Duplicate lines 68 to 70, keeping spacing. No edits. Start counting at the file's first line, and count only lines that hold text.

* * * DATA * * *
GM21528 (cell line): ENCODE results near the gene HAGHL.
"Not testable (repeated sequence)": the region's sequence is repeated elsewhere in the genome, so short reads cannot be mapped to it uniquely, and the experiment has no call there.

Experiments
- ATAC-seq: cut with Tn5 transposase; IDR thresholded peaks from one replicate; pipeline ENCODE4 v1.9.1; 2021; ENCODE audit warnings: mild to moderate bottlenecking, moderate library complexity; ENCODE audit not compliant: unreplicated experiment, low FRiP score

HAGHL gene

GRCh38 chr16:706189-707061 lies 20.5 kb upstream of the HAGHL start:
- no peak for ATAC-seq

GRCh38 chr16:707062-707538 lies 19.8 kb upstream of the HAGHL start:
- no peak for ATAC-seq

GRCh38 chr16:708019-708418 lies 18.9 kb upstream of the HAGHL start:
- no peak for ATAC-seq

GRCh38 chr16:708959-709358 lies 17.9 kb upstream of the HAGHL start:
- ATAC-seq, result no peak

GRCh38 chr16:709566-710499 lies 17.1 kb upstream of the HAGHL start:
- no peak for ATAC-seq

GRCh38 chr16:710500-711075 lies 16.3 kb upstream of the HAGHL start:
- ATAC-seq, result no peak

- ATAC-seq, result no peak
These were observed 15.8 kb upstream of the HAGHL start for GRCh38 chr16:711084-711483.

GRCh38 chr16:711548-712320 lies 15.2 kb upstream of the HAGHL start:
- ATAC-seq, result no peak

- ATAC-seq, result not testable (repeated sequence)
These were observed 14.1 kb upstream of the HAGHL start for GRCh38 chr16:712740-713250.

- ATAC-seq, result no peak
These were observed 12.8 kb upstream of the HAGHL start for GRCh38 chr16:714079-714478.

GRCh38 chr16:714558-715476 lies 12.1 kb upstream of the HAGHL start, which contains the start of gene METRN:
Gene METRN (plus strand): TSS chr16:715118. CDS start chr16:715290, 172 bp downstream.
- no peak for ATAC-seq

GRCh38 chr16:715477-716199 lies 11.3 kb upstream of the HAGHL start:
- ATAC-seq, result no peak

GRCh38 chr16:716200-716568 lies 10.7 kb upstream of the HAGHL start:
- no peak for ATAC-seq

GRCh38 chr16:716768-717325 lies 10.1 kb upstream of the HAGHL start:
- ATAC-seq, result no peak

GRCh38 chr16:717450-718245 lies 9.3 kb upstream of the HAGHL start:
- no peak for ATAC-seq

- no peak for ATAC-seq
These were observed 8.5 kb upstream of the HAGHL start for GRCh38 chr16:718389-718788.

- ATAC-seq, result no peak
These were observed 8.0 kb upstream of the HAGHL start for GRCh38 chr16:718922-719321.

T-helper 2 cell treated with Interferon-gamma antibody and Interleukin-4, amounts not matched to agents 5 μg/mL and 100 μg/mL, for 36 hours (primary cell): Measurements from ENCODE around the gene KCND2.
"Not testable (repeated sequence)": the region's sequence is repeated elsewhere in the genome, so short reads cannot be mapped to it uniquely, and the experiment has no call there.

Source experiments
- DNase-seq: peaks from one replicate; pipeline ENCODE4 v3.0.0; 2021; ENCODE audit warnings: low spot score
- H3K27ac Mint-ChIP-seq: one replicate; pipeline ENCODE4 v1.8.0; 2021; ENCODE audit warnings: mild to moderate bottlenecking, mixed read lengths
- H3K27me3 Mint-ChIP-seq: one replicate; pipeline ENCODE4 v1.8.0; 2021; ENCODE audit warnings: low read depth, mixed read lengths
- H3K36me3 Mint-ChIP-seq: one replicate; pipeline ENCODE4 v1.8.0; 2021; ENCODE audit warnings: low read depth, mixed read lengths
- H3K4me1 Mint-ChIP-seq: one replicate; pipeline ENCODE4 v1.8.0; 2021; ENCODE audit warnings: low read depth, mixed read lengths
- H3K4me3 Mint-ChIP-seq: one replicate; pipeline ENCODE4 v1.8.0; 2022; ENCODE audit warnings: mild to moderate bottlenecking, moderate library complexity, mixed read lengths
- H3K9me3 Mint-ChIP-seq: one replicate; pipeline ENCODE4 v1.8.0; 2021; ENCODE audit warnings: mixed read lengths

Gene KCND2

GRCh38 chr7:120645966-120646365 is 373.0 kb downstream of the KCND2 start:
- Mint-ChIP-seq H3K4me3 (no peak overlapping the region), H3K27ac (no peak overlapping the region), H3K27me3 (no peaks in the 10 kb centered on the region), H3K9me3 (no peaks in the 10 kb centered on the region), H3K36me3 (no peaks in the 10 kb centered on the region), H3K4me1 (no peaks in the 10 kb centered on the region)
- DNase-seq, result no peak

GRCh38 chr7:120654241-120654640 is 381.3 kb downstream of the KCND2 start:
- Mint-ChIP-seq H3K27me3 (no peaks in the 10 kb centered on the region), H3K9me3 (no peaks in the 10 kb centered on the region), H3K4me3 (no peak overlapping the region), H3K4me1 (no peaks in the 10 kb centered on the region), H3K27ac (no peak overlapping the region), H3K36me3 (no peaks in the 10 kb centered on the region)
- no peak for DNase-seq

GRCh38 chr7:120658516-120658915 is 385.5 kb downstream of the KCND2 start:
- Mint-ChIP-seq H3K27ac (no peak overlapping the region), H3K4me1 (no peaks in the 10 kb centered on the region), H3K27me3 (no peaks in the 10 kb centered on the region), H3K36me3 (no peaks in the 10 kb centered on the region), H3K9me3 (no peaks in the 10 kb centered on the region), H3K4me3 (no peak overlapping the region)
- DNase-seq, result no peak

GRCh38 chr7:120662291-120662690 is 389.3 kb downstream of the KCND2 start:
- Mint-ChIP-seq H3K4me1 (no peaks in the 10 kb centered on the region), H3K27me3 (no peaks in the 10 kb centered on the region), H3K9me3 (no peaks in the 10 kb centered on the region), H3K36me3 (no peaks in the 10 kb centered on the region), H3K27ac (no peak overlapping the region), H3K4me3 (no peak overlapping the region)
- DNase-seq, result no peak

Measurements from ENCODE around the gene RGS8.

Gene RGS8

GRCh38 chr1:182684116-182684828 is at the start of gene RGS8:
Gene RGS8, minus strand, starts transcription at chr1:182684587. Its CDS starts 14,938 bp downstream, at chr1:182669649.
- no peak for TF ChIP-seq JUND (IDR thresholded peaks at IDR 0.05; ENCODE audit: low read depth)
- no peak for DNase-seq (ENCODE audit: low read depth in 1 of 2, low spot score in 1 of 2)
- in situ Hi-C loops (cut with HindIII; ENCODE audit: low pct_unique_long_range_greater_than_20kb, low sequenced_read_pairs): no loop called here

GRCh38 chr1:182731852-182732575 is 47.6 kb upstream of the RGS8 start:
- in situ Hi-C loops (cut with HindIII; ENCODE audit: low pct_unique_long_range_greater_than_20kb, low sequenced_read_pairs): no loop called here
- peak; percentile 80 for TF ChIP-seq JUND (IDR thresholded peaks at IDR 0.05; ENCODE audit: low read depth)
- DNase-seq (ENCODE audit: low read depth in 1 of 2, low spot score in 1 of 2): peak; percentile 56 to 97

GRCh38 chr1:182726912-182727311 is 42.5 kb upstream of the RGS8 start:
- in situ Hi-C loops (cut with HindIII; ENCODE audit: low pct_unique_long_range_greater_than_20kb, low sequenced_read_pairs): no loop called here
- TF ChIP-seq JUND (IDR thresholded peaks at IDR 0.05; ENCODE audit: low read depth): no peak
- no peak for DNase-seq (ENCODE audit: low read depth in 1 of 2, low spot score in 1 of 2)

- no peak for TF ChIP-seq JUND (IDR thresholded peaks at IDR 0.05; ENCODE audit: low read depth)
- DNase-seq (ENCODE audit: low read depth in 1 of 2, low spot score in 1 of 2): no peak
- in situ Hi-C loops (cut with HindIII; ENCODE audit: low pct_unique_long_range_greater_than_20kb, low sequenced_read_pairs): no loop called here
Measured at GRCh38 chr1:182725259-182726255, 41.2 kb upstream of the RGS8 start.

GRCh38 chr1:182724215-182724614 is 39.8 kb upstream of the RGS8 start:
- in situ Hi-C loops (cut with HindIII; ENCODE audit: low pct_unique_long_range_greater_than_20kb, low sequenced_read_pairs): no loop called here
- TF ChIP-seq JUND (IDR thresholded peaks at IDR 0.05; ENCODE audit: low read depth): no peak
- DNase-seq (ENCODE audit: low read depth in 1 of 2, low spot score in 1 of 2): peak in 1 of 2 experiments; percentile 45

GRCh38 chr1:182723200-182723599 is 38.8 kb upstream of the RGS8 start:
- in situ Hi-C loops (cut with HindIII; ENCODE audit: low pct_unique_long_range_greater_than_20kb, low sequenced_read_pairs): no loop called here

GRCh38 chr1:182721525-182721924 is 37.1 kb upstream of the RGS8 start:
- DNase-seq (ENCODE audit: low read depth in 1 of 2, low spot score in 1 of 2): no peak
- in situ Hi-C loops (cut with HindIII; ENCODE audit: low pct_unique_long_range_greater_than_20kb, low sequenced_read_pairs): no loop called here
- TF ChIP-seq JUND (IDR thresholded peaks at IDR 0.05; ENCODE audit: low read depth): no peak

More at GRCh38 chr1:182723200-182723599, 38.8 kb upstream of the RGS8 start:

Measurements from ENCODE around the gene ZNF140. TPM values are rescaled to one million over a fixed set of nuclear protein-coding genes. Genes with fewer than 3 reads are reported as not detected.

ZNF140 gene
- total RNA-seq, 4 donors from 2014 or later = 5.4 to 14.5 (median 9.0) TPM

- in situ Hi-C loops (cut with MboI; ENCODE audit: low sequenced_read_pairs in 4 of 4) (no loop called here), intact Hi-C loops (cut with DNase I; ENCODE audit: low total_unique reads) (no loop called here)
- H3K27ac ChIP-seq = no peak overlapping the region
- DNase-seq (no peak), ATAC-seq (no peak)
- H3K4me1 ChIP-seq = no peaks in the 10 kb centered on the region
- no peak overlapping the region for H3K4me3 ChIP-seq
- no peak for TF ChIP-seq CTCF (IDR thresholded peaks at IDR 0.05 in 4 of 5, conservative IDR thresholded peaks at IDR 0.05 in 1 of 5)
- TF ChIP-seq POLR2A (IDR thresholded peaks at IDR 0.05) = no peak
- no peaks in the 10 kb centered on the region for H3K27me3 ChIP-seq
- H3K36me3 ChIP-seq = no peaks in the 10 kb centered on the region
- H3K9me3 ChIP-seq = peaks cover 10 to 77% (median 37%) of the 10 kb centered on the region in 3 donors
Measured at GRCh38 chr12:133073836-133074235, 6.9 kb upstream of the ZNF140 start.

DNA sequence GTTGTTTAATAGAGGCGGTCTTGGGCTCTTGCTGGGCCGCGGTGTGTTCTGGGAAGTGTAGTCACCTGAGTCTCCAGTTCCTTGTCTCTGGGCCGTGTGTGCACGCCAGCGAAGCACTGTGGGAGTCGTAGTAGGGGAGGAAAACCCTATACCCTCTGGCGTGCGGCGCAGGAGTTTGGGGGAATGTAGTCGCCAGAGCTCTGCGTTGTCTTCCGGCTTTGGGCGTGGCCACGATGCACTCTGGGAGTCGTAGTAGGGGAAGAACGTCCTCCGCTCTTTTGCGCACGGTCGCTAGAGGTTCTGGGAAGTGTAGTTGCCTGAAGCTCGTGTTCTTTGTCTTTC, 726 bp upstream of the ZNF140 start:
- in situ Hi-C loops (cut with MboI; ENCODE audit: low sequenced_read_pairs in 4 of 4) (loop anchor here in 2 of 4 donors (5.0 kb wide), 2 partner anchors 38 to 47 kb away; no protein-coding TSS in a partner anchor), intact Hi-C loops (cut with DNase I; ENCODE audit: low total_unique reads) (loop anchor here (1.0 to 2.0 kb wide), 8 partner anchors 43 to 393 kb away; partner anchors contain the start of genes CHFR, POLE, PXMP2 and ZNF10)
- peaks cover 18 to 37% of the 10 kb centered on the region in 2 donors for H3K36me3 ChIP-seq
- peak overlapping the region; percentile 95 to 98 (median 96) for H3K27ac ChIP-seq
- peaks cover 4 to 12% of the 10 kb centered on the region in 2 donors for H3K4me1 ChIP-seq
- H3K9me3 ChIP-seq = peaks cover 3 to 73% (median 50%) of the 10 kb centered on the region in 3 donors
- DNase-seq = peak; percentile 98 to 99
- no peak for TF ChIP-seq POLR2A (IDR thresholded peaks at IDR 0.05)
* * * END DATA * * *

- no peak for TF ChIP-seq JUND (IDR thresholded peaks at IDR 0.05; ENCODE audit: low read depth)
- no peak for DNase-seq (ENCODE audit: low read depth in 1 of 2, low spot score in 1 of 2)
- in situ Hi-C loops (cut with HindIII; ENCODE audit: low pct_unique_long_range_greater_than_20kb, low sequenced_read_pairs): no loop called here